My guess is the OEM only tested the EDID on Windows, which seems to ignore the EDID checksum.

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                        • #27
                          Originally posted by CFSworks View Post
                          But that would make too much sense.
                          The vendor never intended for these to do 120Hz, so the EDID only reports 2560x1440@60Hz. To get 120, you have to write the modeline yourself.
                          My guess is the OEM only tested the EDID on Windows, which seems to ignore the EDID checksum.
                          Some 3rd parties sell pre-hacked monitors with a hacked EDID on ebay for people looking to use 120hz modes. Some users also hack their EDIDs themselves to add the 120hz modes. It's also possible the original vendor also messed up the EDID.

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                          • #28
                            Originally posted by agd5f View Post
                            Some 3rd parties sell pre-hacked monitors with a hacked EDID on ebay for people looking to use 120hz modes. Some users also hack their EDIDs themselves to add the 120hz modes. It's also possible the original vendor also messed up the EDID.
                            Possible, but that sounds like a lot more effort than doing it in software, what benefit is there in doing that? You already have to resort to software modifications (in order to overcome the 400 MHz limit) so it seems pointless to waste time figuring out how to modify the monitor's microcontroller just to add a mode that an unmodified display driver is immediately going to reject anyway.

                            Regardless, no, these monitors do not report any mode other than 2560x1440@60Hz. Instead, I think the OEM that makes the PCBs (which seems to be the same across the Catleap, QX2710, and X-Star DP2710) simply didn't verify their EDID checksum, and shipped it without ever realizing that it was wrong.

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                            • #29
                              Checksum error QNIX2710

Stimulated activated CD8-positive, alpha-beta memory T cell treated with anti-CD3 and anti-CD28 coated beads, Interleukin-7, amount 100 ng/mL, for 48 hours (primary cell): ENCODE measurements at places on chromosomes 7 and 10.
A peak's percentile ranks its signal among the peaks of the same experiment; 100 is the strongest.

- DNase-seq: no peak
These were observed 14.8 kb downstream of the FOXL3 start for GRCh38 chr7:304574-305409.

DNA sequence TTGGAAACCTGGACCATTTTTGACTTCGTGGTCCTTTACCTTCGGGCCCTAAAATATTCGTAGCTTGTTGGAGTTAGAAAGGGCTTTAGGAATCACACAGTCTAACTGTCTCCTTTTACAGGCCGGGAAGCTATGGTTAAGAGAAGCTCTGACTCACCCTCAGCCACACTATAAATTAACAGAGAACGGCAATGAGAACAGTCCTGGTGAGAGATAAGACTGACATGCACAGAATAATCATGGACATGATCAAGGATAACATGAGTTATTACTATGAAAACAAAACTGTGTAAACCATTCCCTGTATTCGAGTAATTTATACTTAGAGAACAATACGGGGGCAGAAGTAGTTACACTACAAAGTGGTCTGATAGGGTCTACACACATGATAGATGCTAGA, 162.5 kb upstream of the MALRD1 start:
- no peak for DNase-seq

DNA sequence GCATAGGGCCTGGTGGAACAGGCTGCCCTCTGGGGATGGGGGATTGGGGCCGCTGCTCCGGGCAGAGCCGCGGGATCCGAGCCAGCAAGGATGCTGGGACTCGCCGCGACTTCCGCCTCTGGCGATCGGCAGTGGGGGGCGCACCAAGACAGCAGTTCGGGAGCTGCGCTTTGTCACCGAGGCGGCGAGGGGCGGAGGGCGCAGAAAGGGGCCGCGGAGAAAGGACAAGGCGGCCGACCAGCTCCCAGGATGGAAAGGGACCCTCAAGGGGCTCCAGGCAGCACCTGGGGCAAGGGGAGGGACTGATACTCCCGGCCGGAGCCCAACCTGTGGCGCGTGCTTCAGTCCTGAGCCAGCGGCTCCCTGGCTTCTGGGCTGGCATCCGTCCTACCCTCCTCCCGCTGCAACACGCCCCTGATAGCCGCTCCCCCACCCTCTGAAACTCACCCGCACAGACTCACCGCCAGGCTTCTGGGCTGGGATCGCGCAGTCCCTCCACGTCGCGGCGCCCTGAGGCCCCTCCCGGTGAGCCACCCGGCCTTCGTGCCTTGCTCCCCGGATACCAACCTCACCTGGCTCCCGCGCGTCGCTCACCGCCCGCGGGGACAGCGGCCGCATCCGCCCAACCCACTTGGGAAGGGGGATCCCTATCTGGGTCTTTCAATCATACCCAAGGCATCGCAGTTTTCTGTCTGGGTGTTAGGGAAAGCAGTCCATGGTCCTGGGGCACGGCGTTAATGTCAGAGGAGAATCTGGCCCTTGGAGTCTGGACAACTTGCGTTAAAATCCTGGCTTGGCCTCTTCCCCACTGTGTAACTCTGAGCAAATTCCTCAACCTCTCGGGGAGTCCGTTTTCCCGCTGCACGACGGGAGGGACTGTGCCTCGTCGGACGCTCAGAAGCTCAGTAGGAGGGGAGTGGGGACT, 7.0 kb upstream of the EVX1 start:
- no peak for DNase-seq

Originally posted by CFSworks View Post
                              (As an FYI, both monitors I mentioned have incorrect EDID checksums, for some reason - you'll have to configure your display server to ignore that or the monitor will not be detected correctly.)
                              I'm a newbie with xorg.conf, and EDID. I also have a couple of QNIX2710 monitors that give checksum error in Xorg.0.log. This was not a problem under stock Ubuntu 12.04, but appeared after I installed Nvidia CUDA toolkit.

                              Do you mind pointing me towards any resources that show me how to ignore checksum errors, and how to set-up a correct Monitor section in xorg.conf for this monitor?

                              Thank you

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                              • #30
                                Originally posted by koolkao View Post
                                Do you mind pointing me towards any resources that show me how to ignore checksum errors, and how to set-up a correct Monitor section in xorg.conf for this monitor?

                                Thank you
                                Oh, not at all! Here's what my xorg.conf looks like: https://gist.github.com/CFSworks/6101954
                                Note: I'm not an expert at writing xorg.conf's, so please don't use mine as a prime example. Also, I don't know if those timings are optimal, but they do produce pretty stable 120Hz output for me at least.
                                Note #2: When you use NoEdidModes, the nvidia driver seems to insert 800x600 mode on its own. Using this mode will not work; your monitor will start displaying a bunch of test patterns until you set it back to 2560x1440.

                                For an explanation on all of the driver options, see Appendix D of the driver manual.

                                Hope this helps!